The women have fond memories of the professor, a courtly man who always taught in suit and tie. Mostly they took lessons in the summer, when travel to Logan was easier, at the lordly sum of $2 a lesson. "Our parents became good friends with Prof. Clark, who never expected to be paid until after the wheat crop came in," said Elaine.

"After awhile Marie began to teach the younger ones," said La Vona, the "kid sister" during those hard years of the '30s. On winter mornings the girls began practicing as early as 5 a.m., taking turns getting up earliest.

"Prof. Clark used to spend what seemed a lot of the time telling stories, and I wished he would get on with the lesson, but now I know he was telling me important things," said Marie.

Since then, all the women have kept up their piano proficiency to a great extent. Many an accompaniment has flowed through their fingers, and Elaine has become a competent organist as well. Marie has enjoyed attending workshops and keeping up on what went on in the piano world. La Vona, the only singer in the group, studied with Gene Jorgenson of Tremonton and later with Florence J. Madsen at BYU. And Virginia, who has recently resumed piano lessons, travels 60 miles each way to study with Brent Johnston in Ashton, Wyo.

The concert program took shape last February, when all spent a week with La Vona and brought their music along. "We planned to do our tour in April, but everything fell apart, with sickness and family problems. We had to postpone until September," said Elaine.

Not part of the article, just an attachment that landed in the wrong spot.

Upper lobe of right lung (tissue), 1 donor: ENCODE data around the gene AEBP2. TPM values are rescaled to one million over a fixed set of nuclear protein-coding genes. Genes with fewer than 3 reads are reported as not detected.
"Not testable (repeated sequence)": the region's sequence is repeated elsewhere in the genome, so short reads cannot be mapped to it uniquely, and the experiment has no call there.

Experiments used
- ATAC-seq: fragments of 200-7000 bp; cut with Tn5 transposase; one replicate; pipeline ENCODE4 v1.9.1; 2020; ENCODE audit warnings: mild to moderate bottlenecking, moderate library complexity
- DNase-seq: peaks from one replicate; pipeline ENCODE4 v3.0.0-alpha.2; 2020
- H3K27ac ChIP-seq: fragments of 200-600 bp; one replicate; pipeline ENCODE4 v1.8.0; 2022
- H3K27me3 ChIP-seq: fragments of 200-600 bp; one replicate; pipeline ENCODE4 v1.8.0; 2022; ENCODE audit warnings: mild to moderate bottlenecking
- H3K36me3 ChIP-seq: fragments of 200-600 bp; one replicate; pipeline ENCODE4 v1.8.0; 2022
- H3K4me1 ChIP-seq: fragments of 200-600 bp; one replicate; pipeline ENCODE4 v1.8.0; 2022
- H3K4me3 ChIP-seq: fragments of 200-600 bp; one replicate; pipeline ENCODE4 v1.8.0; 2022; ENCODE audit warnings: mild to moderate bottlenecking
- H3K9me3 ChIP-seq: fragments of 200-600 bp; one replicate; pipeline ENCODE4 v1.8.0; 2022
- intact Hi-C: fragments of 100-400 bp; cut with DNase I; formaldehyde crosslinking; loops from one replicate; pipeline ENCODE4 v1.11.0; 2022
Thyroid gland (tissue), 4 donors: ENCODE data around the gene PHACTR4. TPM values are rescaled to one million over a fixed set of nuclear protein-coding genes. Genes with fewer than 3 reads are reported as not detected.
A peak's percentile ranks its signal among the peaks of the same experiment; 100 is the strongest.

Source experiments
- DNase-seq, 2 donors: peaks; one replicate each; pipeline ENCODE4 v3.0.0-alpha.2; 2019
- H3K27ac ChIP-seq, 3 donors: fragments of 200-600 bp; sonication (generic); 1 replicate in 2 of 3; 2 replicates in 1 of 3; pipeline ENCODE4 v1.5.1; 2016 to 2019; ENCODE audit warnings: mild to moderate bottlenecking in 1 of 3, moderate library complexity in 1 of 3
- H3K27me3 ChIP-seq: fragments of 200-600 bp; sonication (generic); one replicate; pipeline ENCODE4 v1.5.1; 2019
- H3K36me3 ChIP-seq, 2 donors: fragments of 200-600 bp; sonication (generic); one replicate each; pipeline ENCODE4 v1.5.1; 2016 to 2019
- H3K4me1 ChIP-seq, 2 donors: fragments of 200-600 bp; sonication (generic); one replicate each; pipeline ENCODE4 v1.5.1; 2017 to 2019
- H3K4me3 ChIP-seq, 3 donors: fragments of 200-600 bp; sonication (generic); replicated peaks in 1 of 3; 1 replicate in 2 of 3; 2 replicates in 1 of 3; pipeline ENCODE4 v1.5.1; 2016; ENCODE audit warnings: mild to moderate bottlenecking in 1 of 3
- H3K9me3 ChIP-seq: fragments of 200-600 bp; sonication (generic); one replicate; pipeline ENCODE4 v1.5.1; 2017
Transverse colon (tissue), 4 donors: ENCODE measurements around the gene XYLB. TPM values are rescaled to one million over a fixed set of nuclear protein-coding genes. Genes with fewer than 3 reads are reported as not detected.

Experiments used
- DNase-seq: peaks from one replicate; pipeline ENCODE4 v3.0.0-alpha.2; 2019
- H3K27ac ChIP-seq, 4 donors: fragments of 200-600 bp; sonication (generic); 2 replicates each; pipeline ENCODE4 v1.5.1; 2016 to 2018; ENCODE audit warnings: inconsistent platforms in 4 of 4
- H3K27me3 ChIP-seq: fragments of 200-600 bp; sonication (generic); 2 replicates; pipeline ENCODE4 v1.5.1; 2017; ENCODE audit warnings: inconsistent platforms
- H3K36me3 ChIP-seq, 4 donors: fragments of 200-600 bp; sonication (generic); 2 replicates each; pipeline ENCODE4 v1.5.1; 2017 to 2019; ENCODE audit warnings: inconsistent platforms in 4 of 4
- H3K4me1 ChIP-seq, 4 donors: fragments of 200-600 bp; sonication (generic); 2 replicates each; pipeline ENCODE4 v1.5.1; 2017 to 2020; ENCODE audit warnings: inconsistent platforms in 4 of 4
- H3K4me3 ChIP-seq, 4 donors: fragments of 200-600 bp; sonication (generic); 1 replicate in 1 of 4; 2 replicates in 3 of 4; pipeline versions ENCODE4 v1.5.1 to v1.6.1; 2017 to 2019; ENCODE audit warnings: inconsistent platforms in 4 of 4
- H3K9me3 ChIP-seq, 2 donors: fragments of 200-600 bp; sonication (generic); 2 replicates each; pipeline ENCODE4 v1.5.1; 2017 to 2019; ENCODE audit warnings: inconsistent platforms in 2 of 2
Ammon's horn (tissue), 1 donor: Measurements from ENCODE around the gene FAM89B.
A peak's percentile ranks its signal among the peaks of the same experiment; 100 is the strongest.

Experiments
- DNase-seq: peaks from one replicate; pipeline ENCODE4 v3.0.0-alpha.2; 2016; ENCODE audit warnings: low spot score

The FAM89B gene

"We spent a week at Marie's in San Diego before the concerts to polish things up, and it was a wonderful experience for us as sisters, being together for three weeks like that."

Even so, the undertaking was major: practicing, arranging the halls, programs and flowers, getting the extra pianos moved in, and having them tuned.

"But we had the full support and encouragement of all our husbands," said La Vona with satisfaction. "If even one of them had been hesitant it would have put a damper on the idea, and we couldn't all have been involved."

The program of solos, duets and even a quartet contained a little Mozart, Beethoven, Bach and Chopin, and some nostalgic airs from the past - things like "Old Vienna" by Godowsky, "Island Spell" by Ireland, "The Lotus Land" by Cyril Scott, "Serenade" by Toselli, "The Last Spring" by Grieg, "A Spirit Flower" by Campbell-Tipton.

You had to be over 50 to remember "Sing Me to Sleep," a old lullaby sung by La Vona and Marie. No one was a brilliant virtuoso, but everyone played accurately and with the sort of feeling that showed they know what music is all about.

"We decided from the start that we wouldn't let little mistakes upset us, we would just go for the spirit of the thing," said Virginia. "We had a wonderful response at every concert. We played for about 250 each night, for a total of more than 1,200 people.

"The musical spark in our families has not died out," said Virginia. "I and my husband still play duets, and each of us sisters performs at our family reunions. A few of our children are good pianists or singers, and we hope we have shown them that it's never too late to enjoy music, or to be a musician."